ROL   temp5             ; second doubling done
        ROL   temp5             ; third doubling done
        ADDD  addrM             ; A=A+addrM, B=B+addrL, carry set if necessary
        STD   addrM             ; addrL and addrM updated
        LDAA  temp5
        ADCA  addrH
        STAA  addrH             ; addrH updated

We then want to load the next digit to B,
  first LDAB  $00,X

and add it to the 24-bit addr:
        ADDD  addrM             ; A=addrM, B=addrL+digit
        STD   addrM             ; addrL and addrM updated
        LDAA  #$0
        ADCA  addrH
        STAA  addrH             ; addrH updated

Advance to next digit, if any left.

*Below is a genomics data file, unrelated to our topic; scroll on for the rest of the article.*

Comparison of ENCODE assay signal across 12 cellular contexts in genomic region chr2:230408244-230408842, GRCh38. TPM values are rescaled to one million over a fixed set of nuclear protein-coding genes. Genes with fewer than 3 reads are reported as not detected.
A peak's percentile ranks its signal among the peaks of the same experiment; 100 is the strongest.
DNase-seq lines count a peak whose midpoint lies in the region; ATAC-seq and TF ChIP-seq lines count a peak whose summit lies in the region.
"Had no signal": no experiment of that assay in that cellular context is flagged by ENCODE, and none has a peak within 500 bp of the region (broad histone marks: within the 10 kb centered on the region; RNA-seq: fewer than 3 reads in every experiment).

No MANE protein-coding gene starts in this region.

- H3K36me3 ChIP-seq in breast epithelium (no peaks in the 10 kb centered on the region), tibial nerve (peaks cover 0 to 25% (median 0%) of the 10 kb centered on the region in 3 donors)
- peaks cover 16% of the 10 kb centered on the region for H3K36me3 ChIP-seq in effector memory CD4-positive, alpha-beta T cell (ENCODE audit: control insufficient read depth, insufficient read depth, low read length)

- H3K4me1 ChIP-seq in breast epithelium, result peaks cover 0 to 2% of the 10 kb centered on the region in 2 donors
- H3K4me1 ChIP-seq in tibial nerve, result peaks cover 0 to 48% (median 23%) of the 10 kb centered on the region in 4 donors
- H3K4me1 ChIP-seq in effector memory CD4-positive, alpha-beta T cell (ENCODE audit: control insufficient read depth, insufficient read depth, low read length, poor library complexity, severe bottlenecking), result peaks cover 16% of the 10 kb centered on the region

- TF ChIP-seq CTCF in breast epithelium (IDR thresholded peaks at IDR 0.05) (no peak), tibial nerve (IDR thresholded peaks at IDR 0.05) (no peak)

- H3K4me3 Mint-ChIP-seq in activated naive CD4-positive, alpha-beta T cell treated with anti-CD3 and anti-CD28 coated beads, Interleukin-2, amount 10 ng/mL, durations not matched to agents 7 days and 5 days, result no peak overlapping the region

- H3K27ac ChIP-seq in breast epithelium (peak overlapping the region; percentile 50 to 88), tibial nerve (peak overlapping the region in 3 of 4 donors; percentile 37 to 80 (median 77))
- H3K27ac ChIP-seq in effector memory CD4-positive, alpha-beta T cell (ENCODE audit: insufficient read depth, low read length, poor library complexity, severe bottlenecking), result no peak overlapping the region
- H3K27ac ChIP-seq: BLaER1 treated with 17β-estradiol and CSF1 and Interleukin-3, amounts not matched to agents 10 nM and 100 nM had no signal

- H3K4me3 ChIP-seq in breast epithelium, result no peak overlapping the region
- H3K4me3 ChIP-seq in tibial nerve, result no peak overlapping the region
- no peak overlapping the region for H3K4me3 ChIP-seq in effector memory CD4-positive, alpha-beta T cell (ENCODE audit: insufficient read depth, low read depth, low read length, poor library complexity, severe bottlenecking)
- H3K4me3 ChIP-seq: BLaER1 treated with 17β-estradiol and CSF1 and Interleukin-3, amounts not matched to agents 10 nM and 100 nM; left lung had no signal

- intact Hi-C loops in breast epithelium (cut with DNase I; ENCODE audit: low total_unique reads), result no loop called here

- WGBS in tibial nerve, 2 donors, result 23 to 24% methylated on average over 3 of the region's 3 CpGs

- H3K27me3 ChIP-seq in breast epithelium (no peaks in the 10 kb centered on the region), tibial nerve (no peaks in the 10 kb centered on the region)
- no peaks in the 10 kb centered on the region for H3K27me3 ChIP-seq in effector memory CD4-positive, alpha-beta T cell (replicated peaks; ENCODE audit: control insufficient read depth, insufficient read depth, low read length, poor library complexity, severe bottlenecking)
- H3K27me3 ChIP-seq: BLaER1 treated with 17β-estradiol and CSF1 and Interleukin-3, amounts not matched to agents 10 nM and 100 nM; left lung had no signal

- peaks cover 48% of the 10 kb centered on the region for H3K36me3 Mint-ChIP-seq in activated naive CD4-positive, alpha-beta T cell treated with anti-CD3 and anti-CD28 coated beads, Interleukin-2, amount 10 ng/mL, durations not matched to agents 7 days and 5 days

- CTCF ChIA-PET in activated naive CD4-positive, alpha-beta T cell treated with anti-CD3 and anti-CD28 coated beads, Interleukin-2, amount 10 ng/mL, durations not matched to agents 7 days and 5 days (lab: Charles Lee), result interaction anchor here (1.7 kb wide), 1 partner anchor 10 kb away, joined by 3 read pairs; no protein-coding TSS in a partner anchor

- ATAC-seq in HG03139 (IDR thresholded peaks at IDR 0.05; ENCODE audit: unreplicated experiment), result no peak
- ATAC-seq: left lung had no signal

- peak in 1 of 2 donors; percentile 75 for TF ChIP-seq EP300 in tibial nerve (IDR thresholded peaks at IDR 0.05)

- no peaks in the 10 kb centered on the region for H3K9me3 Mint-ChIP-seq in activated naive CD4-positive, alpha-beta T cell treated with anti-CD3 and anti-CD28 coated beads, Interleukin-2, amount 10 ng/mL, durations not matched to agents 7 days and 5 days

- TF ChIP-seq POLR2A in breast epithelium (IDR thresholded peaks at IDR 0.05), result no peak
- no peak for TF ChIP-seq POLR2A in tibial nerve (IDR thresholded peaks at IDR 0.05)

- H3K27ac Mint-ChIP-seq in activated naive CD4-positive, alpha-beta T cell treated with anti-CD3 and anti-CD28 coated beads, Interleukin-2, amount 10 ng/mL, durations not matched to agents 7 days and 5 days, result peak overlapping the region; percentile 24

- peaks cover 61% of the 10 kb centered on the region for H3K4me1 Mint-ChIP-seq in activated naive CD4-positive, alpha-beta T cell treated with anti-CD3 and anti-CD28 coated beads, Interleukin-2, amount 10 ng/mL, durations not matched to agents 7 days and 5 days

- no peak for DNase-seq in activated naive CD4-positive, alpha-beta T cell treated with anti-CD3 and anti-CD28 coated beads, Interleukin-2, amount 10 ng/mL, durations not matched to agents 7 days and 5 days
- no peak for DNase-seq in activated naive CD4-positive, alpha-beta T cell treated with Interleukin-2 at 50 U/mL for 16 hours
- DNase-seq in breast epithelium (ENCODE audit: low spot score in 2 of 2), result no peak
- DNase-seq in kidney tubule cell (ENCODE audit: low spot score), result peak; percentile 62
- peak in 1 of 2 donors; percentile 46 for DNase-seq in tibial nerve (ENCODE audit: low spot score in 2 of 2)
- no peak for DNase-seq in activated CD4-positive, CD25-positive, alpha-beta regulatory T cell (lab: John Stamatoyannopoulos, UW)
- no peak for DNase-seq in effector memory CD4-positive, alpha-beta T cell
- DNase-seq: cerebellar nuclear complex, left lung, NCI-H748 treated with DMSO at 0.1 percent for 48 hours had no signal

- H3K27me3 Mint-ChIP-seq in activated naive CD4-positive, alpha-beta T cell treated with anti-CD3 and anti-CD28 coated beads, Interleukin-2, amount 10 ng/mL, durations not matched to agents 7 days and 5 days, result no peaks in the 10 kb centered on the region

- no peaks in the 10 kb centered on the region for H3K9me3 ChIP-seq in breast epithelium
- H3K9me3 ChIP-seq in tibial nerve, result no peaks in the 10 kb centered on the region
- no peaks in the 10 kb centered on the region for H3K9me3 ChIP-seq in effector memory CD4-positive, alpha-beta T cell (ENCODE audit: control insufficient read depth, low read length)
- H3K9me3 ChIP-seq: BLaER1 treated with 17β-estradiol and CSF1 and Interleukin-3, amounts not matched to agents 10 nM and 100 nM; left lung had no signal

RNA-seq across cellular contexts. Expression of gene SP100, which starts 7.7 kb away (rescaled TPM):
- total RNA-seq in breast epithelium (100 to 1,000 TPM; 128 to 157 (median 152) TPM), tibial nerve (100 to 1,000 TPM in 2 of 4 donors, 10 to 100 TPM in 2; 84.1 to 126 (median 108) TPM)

CPX   readout+8         ; past the incoming data?
        BLO   loop

Can you follow the logic above?  Could you test if it works?

If it is not fast enough, I'm pretty sure it can be sped up somewhat.  I never write fast code on the first run, I strive for correctness.

(In fact, if you think about it, it might be useful to call something like this directly from the keypad, using an extra byte to count the number of digits already pressed.  Would also save about seven bytes of RAM.  Even if the 68HC11 is running off a 32kHz clock or something, the above is faster than even the fastest human pressing digits.)

Just want to confirm a few details - the 24-bit address, it is stored as high / mid / low.

Given the atrocious code I began with, I don't think speed is terribly important (the clock speed of the MPU was a mere 1.0MHz - about the same as a Commodore 64)

Also, there's plenty of space in the ROM - especially after my cleanup / optimization of the overall code, so as long as the code is readable, we should be fine.